HIV Status and Reproductive Aging Affect Liver Fibrosis in HIV/HCV Infected Women
Location(s): United States
Coinfection with hepatitis C (HCV) is common in individuals with the human immunodeficiency virus (HIV) because of shared risk factors and modes of transmission. Following the introduction of combination antiretroviral therapy, HCV infection has emerged as one of the most important causes of morbidity and mortality in HIV-infected individuals. Complications of liver disease are now leading reasons for hospital admission among HIV infected patients. Liver disease appears to be accelerated in HIV/HCV coinfected persons. However the severity of hepatic disease is highly variable, even in persons who share HCV viral characteristics, duration of infection, age and gender. The factors responsible for variability in disease course have not been fully elucidated. Most studies of HIV/HCV patients show that coinfection leads to more progressive liver disease than HCV alone but men predominate in these studies and information on women is needed since sex differences are recognized in HCV and other viral liver diseases. Women and children infected with HCV alone clear the virus at a higher rate than men, and develop liver disease at a slower rate and with fewer cases of cirrhosis. The rate of progression of liver fibrosis in women who are coinfected with HIV and HCV is not known. Progression in dually infected women may be more rapid than among those with HCV mono-infection and yet be slower than in men coinfected with HIV/HCV. The advantages of female sex, if they exist, may be lost at menopause, when production of ovarian sex steroids ceases. This study will address the critical issue of fibrosis progression in HIV/HCV coinfection among women, and the impact of menopause on this progression. We hypothesize that women with HIV and HCV will have variable fibrosis progression of liver disease related to HIV status. We further hypothesize that the rate of fibrosis will increase, coincident with completion of the menopausal transition, indicating that any sex advantage in hepatic disease will disappear in older women. This grant will utilize the established research infrastructure for longitudinal follow-up of subjects in WIHS and the availability of results from clinical data, HIV and HCV data as well as from stored biologic specimens, will serve as a platform for cutting-edge collaborative studies. The WIHS is a unique resource for addressing these aims.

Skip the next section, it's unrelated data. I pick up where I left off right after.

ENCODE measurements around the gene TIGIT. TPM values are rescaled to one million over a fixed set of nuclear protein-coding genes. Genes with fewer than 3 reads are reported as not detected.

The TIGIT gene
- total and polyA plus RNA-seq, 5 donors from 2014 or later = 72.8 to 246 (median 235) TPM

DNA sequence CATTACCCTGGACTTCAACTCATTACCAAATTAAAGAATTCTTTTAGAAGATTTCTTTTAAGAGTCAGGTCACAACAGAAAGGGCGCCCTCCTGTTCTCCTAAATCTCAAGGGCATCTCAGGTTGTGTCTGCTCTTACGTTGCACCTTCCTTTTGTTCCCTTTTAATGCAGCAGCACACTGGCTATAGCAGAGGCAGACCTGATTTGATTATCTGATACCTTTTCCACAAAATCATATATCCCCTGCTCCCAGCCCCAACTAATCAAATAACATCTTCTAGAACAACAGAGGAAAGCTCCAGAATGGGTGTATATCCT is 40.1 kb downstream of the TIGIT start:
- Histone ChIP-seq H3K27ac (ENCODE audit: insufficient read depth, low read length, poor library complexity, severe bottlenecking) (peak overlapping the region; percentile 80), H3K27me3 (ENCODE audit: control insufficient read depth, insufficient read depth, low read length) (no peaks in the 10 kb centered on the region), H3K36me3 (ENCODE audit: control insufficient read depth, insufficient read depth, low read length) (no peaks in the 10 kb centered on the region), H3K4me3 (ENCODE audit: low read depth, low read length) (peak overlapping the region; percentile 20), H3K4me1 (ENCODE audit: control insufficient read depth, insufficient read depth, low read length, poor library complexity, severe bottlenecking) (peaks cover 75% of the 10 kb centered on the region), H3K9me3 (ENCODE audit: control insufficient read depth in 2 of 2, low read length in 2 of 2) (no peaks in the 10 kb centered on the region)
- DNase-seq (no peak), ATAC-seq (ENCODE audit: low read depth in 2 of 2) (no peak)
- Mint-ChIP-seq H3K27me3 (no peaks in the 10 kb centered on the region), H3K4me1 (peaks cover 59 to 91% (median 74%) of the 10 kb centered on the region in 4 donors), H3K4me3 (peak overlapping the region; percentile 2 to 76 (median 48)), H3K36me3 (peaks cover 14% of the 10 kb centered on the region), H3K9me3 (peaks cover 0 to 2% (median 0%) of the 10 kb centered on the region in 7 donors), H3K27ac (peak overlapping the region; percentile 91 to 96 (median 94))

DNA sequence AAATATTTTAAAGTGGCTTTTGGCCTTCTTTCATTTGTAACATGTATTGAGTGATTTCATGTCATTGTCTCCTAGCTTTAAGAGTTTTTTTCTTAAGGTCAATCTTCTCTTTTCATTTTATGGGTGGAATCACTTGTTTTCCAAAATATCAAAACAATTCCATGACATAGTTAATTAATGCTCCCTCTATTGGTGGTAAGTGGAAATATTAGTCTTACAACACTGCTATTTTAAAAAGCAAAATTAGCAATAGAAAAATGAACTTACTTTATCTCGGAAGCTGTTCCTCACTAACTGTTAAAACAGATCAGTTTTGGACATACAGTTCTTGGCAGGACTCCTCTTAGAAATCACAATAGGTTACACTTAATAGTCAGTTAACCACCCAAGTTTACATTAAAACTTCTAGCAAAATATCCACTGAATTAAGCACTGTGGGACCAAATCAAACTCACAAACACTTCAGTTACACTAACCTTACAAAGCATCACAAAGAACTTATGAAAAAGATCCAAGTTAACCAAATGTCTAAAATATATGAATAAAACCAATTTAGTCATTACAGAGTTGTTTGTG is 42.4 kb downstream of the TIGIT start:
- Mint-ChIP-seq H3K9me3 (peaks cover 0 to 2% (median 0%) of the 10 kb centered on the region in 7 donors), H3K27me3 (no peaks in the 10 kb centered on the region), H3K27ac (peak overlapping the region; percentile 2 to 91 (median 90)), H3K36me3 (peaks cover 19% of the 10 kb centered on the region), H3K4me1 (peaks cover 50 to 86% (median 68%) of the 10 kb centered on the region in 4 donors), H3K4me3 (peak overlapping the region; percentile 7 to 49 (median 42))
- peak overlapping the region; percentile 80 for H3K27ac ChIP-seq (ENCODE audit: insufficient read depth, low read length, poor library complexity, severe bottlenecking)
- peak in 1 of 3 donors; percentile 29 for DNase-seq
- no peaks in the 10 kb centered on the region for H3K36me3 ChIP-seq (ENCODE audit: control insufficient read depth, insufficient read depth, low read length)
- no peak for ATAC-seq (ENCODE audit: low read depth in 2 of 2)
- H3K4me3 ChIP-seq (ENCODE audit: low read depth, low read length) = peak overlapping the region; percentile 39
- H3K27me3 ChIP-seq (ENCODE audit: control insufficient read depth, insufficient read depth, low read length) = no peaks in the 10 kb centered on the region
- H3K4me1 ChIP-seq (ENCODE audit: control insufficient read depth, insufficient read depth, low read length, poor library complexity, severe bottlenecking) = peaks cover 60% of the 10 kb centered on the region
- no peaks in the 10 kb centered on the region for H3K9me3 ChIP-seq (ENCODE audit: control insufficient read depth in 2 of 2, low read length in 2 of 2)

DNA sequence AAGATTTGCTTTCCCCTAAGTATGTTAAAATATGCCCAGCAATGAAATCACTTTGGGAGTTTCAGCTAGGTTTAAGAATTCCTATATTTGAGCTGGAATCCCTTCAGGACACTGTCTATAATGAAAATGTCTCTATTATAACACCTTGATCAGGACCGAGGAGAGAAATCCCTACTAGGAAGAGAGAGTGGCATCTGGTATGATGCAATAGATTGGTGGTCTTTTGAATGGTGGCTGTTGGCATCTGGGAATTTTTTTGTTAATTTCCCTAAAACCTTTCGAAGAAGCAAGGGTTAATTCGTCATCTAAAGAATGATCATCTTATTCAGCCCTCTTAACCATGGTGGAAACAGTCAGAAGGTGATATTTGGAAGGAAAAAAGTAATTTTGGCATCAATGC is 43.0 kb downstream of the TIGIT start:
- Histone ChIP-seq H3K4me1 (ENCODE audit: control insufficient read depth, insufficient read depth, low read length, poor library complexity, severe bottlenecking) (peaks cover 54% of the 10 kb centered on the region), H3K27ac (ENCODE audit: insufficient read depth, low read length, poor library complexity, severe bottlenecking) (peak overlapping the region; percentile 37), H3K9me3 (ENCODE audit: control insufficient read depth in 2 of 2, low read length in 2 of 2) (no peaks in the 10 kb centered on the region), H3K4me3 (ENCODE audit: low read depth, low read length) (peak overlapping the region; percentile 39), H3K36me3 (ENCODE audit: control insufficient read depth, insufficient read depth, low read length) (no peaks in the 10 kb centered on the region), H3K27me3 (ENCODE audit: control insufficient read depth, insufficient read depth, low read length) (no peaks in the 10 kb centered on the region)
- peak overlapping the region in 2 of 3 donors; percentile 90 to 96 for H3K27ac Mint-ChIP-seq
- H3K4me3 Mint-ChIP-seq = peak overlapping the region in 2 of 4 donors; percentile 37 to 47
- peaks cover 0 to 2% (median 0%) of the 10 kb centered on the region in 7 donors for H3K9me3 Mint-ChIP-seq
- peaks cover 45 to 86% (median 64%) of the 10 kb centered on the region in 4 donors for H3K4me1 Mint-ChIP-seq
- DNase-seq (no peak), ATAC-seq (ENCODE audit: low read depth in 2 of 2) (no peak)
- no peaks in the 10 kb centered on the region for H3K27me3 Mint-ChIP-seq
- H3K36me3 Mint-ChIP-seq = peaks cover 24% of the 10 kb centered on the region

This proposal will study the progression of liver disease in women with HIV and hepatitis C coinfection to determine the host and viral cofactors which predict progression of disease. There is great variation in the severity of disease, even in subjects with similar HCV viral characteristics, length of infection, age and gender. The causes of this variation are not fully elucidated. Most studies of patients coinfected with HIV and HCV show that coinfection leads to more progressive liver disease than HCV alone but men predominate in these cohorts. Women and children infected with HCV alone clear the virus at a higher rate than men, develop less progression of liver disease culminating in fewer cases of cirrhosis than men but the rate of progression of liver fibrosis in women co-infected with HIV and HCV is not known. We will determine the role of menopause and HIV in progression of liver disease in HIV/HCV co-infected women. This will have important consequences as women with mild or no liver fibrosis are not recommended for current therapy while those with significant fibrosis should be treated with pegylated interferon and ribavirin, the standard of care for HCV and HIV infected patients.